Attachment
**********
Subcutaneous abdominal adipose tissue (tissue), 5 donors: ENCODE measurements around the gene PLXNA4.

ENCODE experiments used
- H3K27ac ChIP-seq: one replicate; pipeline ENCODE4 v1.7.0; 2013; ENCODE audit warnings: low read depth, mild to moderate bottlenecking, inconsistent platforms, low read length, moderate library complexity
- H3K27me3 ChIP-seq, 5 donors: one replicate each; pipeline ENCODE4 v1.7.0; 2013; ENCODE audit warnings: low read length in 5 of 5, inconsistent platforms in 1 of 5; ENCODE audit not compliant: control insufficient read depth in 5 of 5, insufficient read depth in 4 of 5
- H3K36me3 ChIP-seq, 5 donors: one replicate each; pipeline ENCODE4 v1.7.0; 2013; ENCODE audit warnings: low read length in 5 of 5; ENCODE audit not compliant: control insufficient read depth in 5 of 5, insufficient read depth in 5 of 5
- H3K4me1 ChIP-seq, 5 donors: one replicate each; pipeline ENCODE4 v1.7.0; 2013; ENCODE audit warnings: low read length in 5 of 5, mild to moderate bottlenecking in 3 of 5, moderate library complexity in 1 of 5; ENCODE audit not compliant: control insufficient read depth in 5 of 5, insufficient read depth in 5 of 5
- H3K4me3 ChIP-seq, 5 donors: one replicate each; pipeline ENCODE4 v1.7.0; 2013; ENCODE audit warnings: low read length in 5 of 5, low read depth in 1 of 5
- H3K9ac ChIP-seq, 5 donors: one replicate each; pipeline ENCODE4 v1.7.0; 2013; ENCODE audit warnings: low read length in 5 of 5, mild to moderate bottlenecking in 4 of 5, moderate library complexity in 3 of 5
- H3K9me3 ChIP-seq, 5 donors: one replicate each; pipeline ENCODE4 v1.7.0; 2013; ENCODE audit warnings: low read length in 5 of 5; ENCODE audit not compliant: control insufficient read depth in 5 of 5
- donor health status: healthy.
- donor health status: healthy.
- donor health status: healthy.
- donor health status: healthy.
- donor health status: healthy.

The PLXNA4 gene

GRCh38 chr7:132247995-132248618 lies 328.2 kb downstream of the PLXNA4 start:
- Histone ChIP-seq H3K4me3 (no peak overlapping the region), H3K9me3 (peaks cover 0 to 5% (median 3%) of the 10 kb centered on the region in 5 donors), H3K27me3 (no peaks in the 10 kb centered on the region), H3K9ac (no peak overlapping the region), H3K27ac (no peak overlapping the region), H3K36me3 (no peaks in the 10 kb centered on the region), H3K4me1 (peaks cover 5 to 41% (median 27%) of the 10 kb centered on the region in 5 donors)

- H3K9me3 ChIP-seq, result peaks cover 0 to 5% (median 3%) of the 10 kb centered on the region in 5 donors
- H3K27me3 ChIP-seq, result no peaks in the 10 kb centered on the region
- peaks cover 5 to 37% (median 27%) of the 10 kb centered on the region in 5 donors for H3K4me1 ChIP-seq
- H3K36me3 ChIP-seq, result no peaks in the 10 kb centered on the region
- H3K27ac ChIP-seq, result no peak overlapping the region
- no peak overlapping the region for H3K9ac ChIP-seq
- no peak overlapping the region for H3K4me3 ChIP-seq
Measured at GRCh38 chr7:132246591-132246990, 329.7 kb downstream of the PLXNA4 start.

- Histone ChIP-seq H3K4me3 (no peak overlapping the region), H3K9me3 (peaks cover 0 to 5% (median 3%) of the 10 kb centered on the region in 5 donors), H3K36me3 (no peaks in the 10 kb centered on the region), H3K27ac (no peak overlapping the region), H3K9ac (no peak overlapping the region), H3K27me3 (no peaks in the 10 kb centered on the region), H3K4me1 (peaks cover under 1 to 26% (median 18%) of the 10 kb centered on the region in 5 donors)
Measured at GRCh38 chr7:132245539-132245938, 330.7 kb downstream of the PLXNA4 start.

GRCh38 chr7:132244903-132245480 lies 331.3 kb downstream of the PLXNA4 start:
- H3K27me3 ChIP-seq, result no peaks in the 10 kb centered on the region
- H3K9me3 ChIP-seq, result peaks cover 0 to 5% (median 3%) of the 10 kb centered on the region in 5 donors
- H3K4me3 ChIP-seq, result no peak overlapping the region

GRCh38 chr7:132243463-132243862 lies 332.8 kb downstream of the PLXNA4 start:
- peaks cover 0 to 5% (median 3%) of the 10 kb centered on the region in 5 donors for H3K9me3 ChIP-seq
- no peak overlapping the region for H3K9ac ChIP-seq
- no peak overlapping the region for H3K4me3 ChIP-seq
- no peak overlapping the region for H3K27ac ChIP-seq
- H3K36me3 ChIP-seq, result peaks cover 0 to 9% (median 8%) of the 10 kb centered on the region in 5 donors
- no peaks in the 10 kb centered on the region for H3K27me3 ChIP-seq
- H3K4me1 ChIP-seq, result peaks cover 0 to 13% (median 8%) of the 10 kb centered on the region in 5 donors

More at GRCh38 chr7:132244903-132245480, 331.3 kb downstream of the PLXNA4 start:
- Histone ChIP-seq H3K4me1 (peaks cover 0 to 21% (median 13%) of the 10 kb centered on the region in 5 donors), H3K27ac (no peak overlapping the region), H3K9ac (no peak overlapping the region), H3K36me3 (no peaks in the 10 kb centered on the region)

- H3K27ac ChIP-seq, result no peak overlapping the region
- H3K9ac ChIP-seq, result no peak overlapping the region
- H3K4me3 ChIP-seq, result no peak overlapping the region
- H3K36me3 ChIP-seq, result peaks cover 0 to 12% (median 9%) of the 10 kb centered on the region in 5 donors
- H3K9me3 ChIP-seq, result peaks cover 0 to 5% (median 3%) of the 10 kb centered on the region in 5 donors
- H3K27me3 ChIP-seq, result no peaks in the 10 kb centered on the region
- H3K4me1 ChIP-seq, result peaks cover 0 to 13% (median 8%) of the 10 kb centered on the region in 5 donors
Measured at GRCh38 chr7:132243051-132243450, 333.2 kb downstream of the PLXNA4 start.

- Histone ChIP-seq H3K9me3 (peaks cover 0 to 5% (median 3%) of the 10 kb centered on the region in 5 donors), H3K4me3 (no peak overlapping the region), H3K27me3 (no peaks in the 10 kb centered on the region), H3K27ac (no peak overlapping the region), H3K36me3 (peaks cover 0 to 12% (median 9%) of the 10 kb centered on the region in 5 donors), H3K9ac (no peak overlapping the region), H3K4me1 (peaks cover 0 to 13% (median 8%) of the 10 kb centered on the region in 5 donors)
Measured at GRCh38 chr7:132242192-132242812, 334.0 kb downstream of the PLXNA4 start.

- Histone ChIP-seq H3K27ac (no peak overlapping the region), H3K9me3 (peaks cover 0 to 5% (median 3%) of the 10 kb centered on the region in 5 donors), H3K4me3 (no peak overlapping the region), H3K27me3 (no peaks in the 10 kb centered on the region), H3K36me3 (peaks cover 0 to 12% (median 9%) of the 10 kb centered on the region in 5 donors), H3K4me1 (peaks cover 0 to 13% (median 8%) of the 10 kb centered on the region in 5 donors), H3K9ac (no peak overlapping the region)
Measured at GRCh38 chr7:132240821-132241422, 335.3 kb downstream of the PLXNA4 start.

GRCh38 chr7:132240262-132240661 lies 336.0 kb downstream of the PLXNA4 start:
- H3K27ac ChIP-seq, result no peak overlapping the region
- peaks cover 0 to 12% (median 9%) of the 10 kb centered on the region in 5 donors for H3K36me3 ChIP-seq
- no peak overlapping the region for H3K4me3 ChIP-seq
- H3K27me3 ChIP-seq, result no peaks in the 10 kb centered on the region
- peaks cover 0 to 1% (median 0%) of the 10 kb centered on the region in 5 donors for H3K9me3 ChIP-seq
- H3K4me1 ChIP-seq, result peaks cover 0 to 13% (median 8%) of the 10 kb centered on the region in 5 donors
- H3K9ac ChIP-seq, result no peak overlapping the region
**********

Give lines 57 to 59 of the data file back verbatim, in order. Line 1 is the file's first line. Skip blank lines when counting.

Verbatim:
- no peak overlapping the region for H3K4me3 ChIP-seq
- H3K27me3 ChIP-seq, result no peaks in the 10 kb centered on the region
- peaks cover 0 to 1% (median 0%) of the 10 kb centered on the region in 5 donors for H3K9me3 ChIP-seq